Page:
You’re in a snow-covered, bitterly cold environment and the temperatures will drop much further overnight. You need some sort of shelter but there’s nothing but deep snow everywhere. You can build a shelter out of the snow itself; everyone knows Eskimos (Inuit) live in igloos right? Well, an igloo is made from blocks of ice or hard-packed snow being built up into the shape of a shelter. Igloos are a lot of work. What you want to build is a Quinzee—a snow cave that you can make all by yourself.
Look for an area where the snow is already as thick as possible—the more snow that’s naturally there, the less you will have to add yourself. You need to compact the snow down so it will support its own weight later on—you can’t make a shelter out of loose powder. Stomp around and use your shovel or entrenching tool to make the snow firm around an area about 10 feet long and 4 or 5 feet wide. To make one big enough for two people, double the width and make your compacted area 10 feet square.
With the snow compacted under your feet, start heaping more on top. You want to build up a mound of snow that’s going to be big enough for you to lie down inside later. Here’s where the tools you have with you will make a huge difference. Doing this is easiest with a huge snow shovel, but in a survival situation, you aren’t going to have one of those. You might have a smaller shovel like an entrenching tool, if you’re lucky. A snowshoe can make a decent shovel in a pinch, but the bottom line is that you need to move a lot of snow to make a shelter, and if you’re trying to do it with your hands be prepared to take a lot of time and effort.
As you build your snow mound, keep your own physical condition in mind. You’ll warm yourself through the exercise needed to do this, but if you break a sweat you are endangering yourself. In cold weather, being wet is your enemy, and once you stop exerting yourself your wet sweaty clothes will leech warmth from your body. Pace yourself! When the snow mound is between seven and eight feet high, you want to compact it down a little bit and place several sticks about a foot deep into your mound from all sides of it. Then leave it alone for an hour and a half so the snow can “sinter” or harden up under its own weight. You can use this hour and a half to rest from the exertion of building up the mound and take care of your body’s food and water needs. When the snow has hardened somewhat it is time to start digging a tunnel into your mound. Make the entrance small enough that you can barely crawl through it. Once you get your tunnel a few feet inside the mound, start hollowing it out. You’ll know when to stop because you’ll hit the ends of the sticks you placed all around the mound earlier—this helps make sure that your walls are thick enough to prevent a collapse.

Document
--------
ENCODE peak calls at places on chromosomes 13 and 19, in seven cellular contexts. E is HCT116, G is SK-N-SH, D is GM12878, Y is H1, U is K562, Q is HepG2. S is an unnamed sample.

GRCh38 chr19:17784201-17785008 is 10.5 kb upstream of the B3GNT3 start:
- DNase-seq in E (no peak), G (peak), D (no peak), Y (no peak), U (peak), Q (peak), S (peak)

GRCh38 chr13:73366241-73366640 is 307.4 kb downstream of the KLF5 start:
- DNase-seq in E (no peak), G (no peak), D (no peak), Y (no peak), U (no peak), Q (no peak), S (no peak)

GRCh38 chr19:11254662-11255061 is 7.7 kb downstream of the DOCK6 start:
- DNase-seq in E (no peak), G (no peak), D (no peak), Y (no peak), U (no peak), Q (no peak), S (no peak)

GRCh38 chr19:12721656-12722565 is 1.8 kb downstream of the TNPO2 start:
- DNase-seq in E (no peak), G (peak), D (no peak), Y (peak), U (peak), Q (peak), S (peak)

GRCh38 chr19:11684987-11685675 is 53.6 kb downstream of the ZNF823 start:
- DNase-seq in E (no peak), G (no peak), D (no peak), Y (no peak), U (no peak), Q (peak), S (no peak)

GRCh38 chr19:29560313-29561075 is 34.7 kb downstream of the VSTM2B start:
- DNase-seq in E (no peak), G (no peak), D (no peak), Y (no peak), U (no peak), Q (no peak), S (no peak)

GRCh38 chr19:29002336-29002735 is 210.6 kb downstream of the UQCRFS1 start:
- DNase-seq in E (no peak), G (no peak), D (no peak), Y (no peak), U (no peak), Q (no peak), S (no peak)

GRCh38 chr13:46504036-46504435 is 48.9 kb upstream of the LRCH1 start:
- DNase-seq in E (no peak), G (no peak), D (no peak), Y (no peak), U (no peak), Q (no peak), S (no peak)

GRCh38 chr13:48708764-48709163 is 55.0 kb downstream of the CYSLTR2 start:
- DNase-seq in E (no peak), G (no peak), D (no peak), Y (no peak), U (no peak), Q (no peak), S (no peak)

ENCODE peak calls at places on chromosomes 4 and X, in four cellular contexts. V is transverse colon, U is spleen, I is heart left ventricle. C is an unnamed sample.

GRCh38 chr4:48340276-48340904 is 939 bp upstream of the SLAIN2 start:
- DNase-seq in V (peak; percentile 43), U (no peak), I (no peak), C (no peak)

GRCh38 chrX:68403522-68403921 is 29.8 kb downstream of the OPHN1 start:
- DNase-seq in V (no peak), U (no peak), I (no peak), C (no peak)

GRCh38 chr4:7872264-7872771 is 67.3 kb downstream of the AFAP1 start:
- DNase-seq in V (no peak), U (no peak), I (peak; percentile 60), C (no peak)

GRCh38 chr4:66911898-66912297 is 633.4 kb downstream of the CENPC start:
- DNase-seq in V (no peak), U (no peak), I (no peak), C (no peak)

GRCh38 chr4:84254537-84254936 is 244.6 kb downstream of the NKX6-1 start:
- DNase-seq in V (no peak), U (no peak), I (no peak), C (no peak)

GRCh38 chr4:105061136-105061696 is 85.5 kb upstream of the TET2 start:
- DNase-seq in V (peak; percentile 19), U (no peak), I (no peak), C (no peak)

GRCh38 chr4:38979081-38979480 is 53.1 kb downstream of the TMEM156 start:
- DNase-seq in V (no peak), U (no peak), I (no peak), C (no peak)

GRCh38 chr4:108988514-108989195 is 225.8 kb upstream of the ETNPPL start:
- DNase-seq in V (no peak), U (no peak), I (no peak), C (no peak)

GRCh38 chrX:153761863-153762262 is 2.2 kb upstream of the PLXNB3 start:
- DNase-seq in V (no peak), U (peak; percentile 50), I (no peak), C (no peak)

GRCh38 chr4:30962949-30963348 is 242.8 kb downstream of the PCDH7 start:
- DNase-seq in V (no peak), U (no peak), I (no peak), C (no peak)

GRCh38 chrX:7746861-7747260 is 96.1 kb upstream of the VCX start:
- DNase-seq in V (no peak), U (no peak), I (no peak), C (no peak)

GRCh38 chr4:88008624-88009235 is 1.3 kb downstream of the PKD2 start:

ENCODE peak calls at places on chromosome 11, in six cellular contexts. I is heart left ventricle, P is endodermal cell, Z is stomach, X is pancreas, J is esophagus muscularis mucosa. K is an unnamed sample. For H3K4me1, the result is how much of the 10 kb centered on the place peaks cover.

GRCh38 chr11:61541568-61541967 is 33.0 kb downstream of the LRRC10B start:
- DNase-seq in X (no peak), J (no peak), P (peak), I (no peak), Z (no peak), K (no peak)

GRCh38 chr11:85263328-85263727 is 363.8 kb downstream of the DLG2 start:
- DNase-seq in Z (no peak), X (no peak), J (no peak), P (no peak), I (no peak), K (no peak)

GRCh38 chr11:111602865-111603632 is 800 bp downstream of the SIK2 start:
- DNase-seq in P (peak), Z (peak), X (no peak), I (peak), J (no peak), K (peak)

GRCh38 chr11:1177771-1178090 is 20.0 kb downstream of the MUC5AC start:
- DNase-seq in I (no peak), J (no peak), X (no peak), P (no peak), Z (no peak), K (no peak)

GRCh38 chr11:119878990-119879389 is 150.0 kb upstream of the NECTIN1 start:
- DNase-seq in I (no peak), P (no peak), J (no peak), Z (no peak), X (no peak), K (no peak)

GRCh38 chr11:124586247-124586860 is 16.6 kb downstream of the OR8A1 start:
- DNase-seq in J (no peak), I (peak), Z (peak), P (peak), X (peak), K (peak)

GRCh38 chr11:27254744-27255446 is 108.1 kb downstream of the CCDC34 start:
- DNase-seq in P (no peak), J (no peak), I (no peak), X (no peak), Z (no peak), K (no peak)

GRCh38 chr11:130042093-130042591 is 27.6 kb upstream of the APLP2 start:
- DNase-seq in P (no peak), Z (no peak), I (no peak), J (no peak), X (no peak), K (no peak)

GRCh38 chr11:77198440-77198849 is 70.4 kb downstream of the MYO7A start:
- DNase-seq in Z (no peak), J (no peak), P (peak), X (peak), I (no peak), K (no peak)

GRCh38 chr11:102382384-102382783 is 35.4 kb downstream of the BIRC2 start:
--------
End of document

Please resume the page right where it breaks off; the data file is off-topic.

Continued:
Keep hollowing out your mound until there is enough space inside for you to lie down and have some air around you. If you have any sort of bedding with you like a ground mat or sleeping bag, you’ll obviously want enough room inside for those as well. If you are in a survival situation and don’t have any of those things, try making a makeshift bed of pine needle branches. Anything that keeps you off the cold, snowy ground for the night will be a huge help. You now have a quinzee shelter which will keep you out of the wind and moisture and will reflect your body heat.
The only danger to sheltering in a quinzee is the threat of collapse. If your walls and roof are about a foot thick (thanks to your stick measuring system), the shelter won’t collapse on its own. However, animals and even other people can walk on the quinzee at night, not recognizing that you are huddled inside. This is very likely to cause the shelter to collapse, which would be a really unhappy way to wake up. If a collapse happens, don’t panic, you’re only a foot of snow away from freedom. You should be able to get out without even using any tools once you realize what happened.
Some folks will light a candle inside to pre-heat their shelter before crawling in. If it’s very cold and windy outside you can seal off the entrance with a backpack, more branches, or even more snow, but make sure that there is some sort of opening to the outside world, because you’ll need a steady supply of oxygen while you shelter inside. There’s not much extra room in there, and a quinzee that’s completely sealed off can kill you through carbon monoxide build-up and lack of oxygen. If you feel the need to completely seal off the entrance, then go ahead and make a small “smokestack” vertical vent up through the roof. If you’re like me, you may be skeptical about how warm a shelter made of snow could possibly be. I was surprised to find that folks often break a sweat while sleeping inside a quinzee and wake up with damp clothes on, so experienced quinzee campers will often strip down after a little while inside.